I caught him the other night sitting at the table in the kitchen looking at my English text book. I watched as he struggled to read to himself out loud. Dean did that. Reading was his weakest subject, but there he was sitting at the table, trying desperately to read Hamlet out of my Advanced Placement English Literature book. Dean wanted to be smart. Time and time again people told him that he wasn't. Told him that he was a good hunter, that he was strong and good with a gun, but they always looked at me and called me "John's little genius." No matter what Dean says, I know that it bothers him. And ever since Truman, ever since dropping out of high school almost four years ago, well, it just seemed to bother him more. And the more it bothered him, the more he tried to pretend like it didn't.

It bothers me that there seems to be nothing I can do to help him. I can't tell him to go back to school and get a diploma. He's 22, and he'd probably be put back in 10th grade, if they would even let him back in, and they'd probably label him as learning disabled. He isn't. He just needs someone to help him. He won't ask for their help, he's too proud, but that doesn't mean that he doesn't want or need it. I just wish I could do it. But he seems to hide his issues from me more than anyone else. I wish he'd let me be there for him like he's always there for me.

Dean always pushed for me to be able to go to school rather than to hunt, always told Dad it was important for me to be able to read and write, be able to do math. He once told dad that it would make me a better hunter if I was allowed to play soccer. He always thought of stuff like that, always able to find a way around something, to make sure I got what I needed or something I wanted. And he was able to outsmart people and monsters like none other.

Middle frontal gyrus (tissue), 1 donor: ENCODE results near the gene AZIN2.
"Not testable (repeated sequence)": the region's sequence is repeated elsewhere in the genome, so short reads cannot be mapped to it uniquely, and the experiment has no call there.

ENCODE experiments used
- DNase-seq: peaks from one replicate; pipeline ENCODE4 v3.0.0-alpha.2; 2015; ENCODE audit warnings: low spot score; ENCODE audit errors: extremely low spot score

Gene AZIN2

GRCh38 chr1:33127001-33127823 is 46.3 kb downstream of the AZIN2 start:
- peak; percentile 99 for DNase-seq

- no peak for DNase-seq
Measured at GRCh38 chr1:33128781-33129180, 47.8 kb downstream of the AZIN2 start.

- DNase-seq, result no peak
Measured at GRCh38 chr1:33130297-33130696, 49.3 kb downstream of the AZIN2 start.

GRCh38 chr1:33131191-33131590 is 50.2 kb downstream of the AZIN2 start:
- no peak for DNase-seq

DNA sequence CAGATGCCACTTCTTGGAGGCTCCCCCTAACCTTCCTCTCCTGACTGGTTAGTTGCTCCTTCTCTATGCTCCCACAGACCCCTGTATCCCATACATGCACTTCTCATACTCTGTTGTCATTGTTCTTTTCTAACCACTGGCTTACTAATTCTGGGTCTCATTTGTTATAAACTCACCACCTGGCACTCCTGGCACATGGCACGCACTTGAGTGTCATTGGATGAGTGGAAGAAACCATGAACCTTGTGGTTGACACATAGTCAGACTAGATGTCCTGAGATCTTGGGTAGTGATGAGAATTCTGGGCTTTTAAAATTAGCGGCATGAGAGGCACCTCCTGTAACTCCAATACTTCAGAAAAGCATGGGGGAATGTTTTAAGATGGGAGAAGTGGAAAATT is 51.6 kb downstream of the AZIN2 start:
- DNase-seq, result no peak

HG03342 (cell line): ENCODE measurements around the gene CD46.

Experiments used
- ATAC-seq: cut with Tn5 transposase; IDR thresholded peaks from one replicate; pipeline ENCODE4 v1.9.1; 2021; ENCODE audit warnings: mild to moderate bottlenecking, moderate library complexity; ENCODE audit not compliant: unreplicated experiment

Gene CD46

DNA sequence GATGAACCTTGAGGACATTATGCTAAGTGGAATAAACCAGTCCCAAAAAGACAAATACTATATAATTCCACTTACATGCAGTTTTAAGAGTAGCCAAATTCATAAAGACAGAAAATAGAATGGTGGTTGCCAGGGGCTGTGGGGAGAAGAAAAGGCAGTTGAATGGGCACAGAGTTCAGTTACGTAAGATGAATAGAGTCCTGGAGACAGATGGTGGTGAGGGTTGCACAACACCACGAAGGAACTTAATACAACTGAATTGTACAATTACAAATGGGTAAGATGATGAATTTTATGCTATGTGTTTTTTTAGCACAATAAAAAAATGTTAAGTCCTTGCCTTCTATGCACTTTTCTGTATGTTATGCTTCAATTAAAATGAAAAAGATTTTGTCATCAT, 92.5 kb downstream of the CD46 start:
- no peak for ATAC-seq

But for Dean, that kinda thing was easy. It was just simple logic to him. But school, sitting down and reading literature, learning formulas, memorizing dates and battles, never came easy, people never came easy, and for him that meant being held back, or not being helped at all and allowed to fail, not because he was stupid, but because he didn't understand. We never stayed in one school long enough for anyone to be able to sit down and teach him what phonics was, much less how to use it and how to sound out words and what they meant.

I caught Dean one evening, with my text book on the table and an ancient dictionary he must have found at one of the motels we stayed at, and he would sit, with pencil and paper in hand, and write down every single word he didn't understand and then look it up. I found the paper tucked inside his dictionary, when I was rooting through his things to find deodorant, mine had been lost somewhere between Texas and New York. And the words I found listed were ones that were easy, ones that a 20 + year old man should have known, but because he had never been taught, he didn't.

"Dean?" I asked with a dramatic yawn. I was giving him time to close the book and pretend like he wasn't reading. And when I opened my eyes and shuffled into the kitchen that is exactly what he had done. The ancient dictionary was tucked under his shirt, my text book was pushed away from him, and he was sitting there with a glass of something in his hand. My brother was awesome at diversion, that was most certainly a lesson he learned well.

"Why are you up Sammy? Don't you have a big test tomorrow?" He asked and took a sip of his drink. Dean remembered stuff like that. He remembered that I had a huge AP Chem test tomorrow, and he would probably ask me in a couple of days to see the test. That was just what he did. He was always proud of me, and sometimes I wonder if he knew that I was proud of him.

"I needed to be up early to read my section of Hamlet." I said. I didn't have to. We'd finished the play days ago, and I had been wakened by Dean getting out of bed. When you are trained to notice all details, something big like your family getting up and leaving the room tends to not go unnoticed.